A different Incidental Economist article points out two fallacies of this argument: (1) It assumes that saving lives is the entire benefit of health insurance.
Health insurance gives you access not just to live saving care, but also to the rest of medical care, including things like hip replacements that allow you to walk and run, and free you from chronic pain. Insurance also protects your family from financial ruin. It’s the total contribution of health insurance to well-being that needs to be considered in deciding whether we should support universal coverage. If Cannon is going to place a value on being insured, he needs to consider the total benefit a person experiences from having health insurance, not just the chance that it will save her life.
And (2), the opponents of ObamaCare aren’t proposing any of those “policies .. that could save a lot more lives … per dollar spent”. They’re just proposing saving the money and letting people die.
How many [states] refused to expand Medicaid, but then did nothing else for the health of their uninsured? If politicians in those states just refused the money and let the poor die, they do not have standing to make Cannon’s criticism about paths not taken.
How are lives being saved? A NYT article on the new study provides some suggestive anecdotes about how insurance saves lives:
In the waiting rooms of the East Boston Neighborhood Health Center, bustling with a working-class clientele, doctors said much had changed since the state insurance law passed in 2006. People are less likely to put off care out of fear of unaffordable bills, and patients with diabetes can get medication regularly.
Dr. Stelios Maheras, medical director of the emergency department, said some patients used to ask for prices “like at the supermarket.” He recalled one patient who was having chest pains but refused an ambulance because he was afraid of the bill.
… Dr. Catherine Silva, a primary care physician at the East Boston health center, said some fatalities might have been prevented by helping people control their high blood pressure and cholesterol, which can increase the risk of heart attacks. She recalled a patient who had hypertension, but dropped out of treatment when she lost insurance, and came back three years later with breast cancer that proved tricky to treat because she had uncontrolled high blood pressure and diabetes.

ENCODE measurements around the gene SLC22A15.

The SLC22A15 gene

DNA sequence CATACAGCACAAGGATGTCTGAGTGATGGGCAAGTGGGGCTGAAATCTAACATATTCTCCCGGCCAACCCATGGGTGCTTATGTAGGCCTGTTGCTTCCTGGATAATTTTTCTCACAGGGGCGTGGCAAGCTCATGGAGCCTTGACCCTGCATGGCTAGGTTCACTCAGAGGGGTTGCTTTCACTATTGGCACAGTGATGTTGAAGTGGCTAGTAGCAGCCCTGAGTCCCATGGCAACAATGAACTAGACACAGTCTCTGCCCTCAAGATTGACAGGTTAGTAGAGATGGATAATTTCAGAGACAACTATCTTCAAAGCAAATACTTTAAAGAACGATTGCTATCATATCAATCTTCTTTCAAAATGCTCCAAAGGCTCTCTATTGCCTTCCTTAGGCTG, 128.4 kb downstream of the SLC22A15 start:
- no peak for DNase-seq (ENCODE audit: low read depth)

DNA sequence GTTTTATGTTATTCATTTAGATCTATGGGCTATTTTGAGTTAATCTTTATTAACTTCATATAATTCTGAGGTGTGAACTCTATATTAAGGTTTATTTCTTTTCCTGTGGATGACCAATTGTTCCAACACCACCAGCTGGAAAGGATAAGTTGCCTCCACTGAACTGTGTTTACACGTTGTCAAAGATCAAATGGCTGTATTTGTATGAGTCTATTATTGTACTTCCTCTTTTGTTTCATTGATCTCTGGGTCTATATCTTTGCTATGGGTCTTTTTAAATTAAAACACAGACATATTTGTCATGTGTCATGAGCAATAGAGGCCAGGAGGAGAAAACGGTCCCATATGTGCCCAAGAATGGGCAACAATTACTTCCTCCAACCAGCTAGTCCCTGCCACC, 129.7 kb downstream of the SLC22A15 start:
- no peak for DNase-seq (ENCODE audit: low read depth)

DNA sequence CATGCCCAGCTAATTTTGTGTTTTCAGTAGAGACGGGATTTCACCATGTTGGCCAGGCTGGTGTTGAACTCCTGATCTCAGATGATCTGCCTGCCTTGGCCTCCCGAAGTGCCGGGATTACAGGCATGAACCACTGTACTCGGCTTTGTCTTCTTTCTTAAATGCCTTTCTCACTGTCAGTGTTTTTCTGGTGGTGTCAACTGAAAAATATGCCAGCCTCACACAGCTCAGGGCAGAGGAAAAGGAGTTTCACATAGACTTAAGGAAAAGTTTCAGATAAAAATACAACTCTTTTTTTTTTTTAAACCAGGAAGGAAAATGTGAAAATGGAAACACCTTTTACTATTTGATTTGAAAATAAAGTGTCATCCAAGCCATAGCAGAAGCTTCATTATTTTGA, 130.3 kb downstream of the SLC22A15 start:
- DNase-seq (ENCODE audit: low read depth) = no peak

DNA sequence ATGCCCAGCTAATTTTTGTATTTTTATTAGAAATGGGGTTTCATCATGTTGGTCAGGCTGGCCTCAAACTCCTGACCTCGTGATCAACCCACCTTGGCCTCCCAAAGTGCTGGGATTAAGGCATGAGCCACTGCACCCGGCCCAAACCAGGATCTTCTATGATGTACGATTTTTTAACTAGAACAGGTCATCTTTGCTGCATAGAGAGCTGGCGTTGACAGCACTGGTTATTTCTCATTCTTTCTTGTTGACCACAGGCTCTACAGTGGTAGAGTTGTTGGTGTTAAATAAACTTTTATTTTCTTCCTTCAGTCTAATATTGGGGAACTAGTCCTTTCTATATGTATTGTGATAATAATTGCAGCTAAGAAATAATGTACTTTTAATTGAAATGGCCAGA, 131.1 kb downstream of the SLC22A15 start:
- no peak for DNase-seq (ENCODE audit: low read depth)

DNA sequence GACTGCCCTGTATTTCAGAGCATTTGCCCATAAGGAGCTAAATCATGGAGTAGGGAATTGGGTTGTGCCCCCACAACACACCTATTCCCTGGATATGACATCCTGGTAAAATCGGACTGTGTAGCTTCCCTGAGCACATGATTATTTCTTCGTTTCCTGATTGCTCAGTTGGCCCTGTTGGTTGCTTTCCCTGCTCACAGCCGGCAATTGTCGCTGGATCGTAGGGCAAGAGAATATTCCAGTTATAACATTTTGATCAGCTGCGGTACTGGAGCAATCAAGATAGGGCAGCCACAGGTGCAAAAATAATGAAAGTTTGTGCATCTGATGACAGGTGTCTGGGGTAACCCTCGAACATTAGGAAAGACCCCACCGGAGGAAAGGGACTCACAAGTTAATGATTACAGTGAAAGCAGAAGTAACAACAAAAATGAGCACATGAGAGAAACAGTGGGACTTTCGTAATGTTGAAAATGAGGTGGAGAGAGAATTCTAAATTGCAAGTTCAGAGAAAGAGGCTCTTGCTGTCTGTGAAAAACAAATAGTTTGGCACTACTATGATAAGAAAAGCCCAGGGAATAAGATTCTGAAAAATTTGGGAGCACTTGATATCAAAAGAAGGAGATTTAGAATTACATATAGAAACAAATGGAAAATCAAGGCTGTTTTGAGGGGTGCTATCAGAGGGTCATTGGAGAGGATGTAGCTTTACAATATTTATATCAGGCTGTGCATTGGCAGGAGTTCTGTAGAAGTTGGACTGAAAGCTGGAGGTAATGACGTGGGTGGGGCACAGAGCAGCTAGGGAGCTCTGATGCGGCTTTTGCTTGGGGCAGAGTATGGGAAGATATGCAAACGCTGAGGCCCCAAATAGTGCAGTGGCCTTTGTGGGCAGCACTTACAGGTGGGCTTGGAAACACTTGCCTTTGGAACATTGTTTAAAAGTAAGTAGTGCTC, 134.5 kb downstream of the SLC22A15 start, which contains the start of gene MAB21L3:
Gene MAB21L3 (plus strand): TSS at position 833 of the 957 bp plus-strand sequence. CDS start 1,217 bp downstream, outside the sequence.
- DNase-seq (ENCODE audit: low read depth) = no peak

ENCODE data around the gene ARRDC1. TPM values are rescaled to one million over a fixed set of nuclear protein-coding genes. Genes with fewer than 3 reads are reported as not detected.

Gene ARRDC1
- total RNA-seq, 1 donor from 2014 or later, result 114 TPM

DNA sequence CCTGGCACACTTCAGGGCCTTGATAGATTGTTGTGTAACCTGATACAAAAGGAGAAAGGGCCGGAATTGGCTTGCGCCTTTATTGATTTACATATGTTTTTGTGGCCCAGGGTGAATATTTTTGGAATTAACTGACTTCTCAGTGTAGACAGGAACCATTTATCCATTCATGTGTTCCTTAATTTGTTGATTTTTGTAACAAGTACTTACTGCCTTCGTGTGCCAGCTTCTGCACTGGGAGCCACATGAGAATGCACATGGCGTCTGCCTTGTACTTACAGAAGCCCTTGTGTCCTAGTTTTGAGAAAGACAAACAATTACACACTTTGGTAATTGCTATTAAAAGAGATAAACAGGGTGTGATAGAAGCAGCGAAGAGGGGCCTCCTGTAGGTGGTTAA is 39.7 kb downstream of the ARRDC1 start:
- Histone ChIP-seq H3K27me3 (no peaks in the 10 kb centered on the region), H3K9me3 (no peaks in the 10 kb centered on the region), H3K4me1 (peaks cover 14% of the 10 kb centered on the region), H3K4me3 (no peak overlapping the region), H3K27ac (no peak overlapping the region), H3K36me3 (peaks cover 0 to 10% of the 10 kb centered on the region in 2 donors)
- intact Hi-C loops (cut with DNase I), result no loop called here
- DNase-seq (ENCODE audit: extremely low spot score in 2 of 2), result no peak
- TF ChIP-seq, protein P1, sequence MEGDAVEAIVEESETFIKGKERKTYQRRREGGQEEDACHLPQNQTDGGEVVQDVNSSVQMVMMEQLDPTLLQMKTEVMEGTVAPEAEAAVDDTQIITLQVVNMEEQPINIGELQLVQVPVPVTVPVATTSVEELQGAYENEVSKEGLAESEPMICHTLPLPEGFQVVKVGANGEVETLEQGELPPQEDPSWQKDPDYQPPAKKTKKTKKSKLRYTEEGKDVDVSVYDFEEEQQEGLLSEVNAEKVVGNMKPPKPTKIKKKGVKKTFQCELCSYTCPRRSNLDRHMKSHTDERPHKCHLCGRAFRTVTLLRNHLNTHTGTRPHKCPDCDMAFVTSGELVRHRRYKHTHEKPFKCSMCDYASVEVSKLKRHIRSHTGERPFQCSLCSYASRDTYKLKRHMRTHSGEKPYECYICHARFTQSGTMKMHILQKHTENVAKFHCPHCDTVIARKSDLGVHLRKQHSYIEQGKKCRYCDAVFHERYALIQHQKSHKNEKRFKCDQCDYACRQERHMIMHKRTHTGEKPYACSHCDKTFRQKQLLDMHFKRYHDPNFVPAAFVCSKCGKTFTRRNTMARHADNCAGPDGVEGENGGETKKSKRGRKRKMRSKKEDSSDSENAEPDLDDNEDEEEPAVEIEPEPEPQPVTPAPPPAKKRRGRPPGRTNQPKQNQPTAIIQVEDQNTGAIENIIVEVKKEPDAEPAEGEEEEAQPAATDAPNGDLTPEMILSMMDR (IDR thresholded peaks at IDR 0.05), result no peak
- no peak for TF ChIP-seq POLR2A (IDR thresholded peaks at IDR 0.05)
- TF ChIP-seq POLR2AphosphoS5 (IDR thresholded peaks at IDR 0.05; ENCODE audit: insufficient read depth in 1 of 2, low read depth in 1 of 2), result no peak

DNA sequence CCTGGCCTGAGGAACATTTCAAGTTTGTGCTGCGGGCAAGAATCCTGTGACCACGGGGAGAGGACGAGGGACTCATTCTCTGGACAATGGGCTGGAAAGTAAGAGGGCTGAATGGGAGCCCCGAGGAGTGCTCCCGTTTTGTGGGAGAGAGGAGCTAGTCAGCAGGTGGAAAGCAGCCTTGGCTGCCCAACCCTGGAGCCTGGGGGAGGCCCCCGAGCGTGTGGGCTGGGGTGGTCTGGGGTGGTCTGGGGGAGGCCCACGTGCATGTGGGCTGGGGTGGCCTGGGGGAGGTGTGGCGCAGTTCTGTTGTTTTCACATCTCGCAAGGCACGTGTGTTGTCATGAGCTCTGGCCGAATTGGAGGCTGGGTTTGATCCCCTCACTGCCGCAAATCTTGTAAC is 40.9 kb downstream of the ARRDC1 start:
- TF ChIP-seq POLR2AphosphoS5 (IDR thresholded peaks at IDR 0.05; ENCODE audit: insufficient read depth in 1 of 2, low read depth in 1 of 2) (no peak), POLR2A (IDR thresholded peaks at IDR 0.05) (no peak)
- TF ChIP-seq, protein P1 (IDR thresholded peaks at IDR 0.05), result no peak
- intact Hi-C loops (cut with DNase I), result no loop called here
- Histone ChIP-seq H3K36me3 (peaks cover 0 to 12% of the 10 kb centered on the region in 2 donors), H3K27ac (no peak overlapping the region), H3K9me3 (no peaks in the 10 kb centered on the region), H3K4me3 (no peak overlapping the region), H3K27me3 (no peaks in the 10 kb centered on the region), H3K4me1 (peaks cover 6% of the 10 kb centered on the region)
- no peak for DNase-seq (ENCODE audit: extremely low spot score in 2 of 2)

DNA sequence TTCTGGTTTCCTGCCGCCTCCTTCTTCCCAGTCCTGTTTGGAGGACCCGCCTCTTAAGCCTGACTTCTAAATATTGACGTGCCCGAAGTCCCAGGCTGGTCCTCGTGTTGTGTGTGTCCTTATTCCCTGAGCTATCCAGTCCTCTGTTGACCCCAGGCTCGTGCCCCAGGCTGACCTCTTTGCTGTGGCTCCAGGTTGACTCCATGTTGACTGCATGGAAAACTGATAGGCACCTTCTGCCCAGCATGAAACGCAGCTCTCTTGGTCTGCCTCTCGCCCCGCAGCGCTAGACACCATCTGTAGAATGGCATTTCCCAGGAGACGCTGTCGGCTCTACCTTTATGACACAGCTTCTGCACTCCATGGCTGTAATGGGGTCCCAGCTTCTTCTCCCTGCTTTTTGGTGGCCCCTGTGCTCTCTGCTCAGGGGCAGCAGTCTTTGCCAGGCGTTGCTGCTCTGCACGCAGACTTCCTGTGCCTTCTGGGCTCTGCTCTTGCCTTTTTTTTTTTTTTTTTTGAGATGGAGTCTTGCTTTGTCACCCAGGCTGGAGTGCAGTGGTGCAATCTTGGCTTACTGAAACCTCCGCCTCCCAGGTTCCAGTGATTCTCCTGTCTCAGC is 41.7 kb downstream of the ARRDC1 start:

“That conversation about why did you leave me for three years, that doesn’t happen anymore,” she said.
Keep these examples in mind when conservatives argue that the way to cut costs is to make the consumer more cost conscious. These are the kinds of costs that wind up getting cut.
The NYT article ends by pointing out that an even bigger study is coming in a few years: About half the country has expanded Medicaid under ObamaCare and half has refused. Eventually public-health researchers will be able to estimate how many lives that refusal has cost.
Structural changes are working. Third, the part of ObamaCare that has gotten the least press is its attempt to restructure how healthcare is delivered. The system prior to ObamaCare had perverse incentives: If complications of treatment caused a person to be hospitalized longer, or to come back after a few days, the hospital might make more money. No one is suggesting that hospitals made mistakes intentionally, but they had negative financial incentive to root out the processes that were likely to produce mistakes.
But ObamaCare has changed some of those incentives. For example, ObamaCare
penalizes hospitals that have the highest readmission rates. Hospitals can now lose as much as 2.5 percent of their Medicare revenue if they have lots of patients turning up in the hospital again. One analysis showed that hospitals have lost $227 million in fines because of this program.
Result? Hospital readmissions are falling after having been flat for years.
and hospital-created conditions are dropping, coinciding “with health law programs that try to penalize these exact types of events.”
So that’s what the evidence is showing: The things ObamaCare was created to do — insure the uninsured and underinsured, save the lives of people who otherwise might go untreated to save money, streamline and restructure the incentives to deliver good care — are exactly what it’s doing.